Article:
Picture Shows Sea Lion ‘Trapped’ in Mouth of Humpback Whale

By Zachary Stieber
Zachary Stieber
Zachary Stieber
Zachary Stieber covers U.S. news and stories relating to the COVID-19 pandemic. He is based in Maryland.
July 31, 2019 Updated: July 31, 2019

A photograph captured the moment a humpback whale breached the surface of the ocean and grabbed a sea lion in its mouth.

Chase Dekker, who works for Sanctuary Cruises, a whale watching company in California, said he was in Monterrey Bay when he saw a pod of whales “lunge feeding.”

He soon saw one of the whales snatch up the sea lion in its mouth, describing the moment to his Instagram followers.

“Just the other day I witnessed something out on Monterey Bay I had never seen before. While the humpbacks were lunge feeding on a school of anchovies, a sea lion apparently didn’t jump out of the way fast enough and got trapped inside the whales mouth!” he wrote.

“At some point the sea lion escaped and the whale seemed fine too as it continued to feed, but it must have been a strange experience for both parties! That sea lion had the true ‘Jonah Experience!'” he added.

Dekker said he immediately knew the picture was special.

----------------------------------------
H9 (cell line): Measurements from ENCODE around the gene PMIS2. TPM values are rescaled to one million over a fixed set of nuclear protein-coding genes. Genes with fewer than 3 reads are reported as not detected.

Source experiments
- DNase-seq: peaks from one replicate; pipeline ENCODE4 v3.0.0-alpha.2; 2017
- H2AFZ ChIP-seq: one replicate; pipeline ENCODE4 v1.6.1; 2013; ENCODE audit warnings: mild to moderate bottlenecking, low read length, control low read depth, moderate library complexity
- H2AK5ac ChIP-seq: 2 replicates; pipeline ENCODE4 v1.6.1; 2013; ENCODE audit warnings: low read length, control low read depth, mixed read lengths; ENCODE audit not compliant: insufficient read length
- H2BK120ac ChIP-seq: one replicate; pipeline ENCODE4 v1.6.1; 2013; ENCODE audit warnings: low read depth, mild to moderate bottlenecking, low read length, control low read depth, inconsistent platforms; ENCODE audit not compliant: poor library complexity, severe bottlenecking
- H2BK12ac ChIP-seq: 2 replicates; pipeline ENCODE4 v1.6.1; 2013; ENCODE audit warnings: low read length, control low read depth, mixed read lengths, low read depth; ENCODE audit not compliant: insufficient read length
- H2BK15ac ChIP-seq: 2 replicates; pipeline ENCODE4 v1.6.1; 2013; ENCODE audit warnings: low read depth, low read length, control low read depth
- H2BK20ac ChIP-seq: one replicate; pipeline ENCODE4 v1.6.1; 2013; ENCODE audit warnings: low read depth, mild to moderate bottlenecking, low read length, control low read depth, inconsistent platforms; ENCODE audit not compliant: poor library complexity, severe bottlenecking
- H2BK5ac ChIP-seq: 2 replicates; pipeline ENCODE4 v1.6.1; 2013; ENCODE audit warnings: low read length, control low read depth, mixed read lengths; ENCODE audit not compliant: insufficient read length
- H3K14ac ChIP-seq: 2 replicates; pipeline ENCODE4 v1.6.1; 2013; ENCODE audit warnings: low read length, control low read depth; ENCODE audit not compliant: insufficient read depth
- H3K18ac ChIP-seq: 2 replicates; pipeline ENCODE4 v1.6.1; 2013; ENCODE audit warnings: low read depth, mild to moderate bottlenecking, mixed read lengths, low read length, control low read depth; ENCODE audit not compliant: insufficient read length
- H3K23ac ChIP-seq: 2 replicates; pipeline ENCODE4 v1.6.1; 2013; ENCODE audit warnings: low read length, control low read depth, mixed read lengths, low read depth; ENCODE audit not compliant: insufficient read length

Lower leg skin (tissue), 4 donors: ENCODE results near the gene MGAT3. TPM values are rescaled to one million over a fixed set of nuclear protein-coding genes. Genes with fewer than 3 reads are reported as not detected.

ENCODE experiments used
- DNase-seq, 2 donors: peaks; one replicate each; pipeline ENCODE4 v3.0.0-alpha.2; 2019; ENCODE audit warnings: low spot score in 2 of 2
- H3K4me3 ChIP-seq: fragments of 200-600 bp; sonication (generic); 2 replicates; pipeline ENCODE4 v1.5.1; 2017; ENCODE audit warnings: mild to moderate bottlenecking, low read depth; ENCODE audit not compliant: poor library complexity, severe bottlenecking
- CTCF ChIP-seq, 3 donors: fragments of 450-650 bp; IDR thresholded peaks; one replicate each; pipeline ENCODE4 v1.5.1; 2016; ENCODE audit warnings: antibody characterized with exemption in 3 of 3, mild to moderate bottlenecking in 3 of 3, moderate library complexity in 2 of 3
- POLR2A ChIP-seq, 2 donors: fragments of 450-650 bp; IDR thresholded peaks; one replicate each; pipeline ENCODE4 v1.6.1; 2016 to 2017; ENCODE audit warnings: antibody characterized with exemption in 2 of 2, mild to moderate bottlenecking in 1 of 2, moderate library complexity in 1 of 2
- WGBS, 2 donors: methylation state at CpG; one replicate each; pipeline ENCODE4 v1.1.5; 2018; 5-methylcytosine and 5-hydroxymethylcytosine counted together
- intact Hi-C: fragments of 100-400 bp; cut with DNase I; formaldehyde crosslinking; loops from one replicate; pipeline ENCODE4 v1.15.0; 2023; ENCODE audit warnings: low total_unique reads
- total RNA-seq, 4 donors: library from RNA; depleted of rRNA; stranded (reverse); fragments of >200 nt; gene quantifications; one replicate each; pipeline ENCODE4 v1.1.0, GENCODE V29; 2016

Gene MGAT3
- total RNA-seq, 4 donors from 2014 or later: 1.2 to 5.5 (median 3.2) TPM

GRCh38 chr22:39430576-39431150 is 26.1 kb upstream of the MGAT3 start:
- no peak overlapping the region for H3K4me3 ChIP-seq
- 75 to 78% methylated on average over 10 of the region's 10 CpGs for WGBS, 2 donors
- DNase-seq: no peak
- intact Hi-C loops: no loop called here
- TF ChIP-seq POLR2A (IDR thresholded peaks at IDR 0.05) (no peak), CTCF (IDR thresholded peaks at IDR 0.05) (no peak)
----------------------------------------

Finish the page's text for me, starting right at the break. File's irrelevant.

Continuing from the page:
“As soon as I saw this photograph, I knew it may be one of the rarest shots I’ve ever taken,” Dekker told National Geographic. “Not the most beautiful, not the most artistic, but probably something I would never see again.”

According to the National Oceanic and Atmospheric Administration, humpback whales sometimes breed and feed in “large, dynamic groups.”

“Some humpback whales feed by making ‘bubble nets’ around their prey. Several whales blow bubbles through their blowholes and swim in a circle pattern so that the prey is trapped in the center of the ‘net.’ Then the whales swim right up through the center of the bubbles and ingest the prey,” the agency stated.

According to Nat Geo, humpbacks frequently appear in the bay this time of year. Sea lions usually avoid the whales as they “lunge feed,” or charge toward and engulf huge mouthfuls of food. The sea lions then swoop in to snatch up the remains.

“You start to notice this pattern around bait balls,” Dekker explains, referring to swirling masses of fish. “The whales dive down, and the sea lions generally [move in] shortly after. When the sea lions pop back up, the whales are typically 10 to 30 seconds behind them.”

While sea lion-whale interactions happen, they usually don’t result in something like Dekker witnessed, Christie McMillan, a biologist with the Marine Education and Research Society in British Columbia, told the magazine.

“The photo blew our minds,” she said. “I have never seen this happen with a sea lion. Nor have I ever heard of it.”

Dekker soon posted another picture of multiple whales breaching at the same time.

“This is what a normal lunge feeding event looks like when a sea lion doesn’t end up in the wrong spot! Just yesterday I came across a group of 5 humpback whales lunge feeding with 300+ sea lions,” he wrote on Instagram. “This time, the sea lions made sure to jump out of the way when the whales were surfacing!”

Zachary Stieber
Zachary Stieber covers U.S. news and stories relating to the COVID-19 pandemic. He is based in Maryland.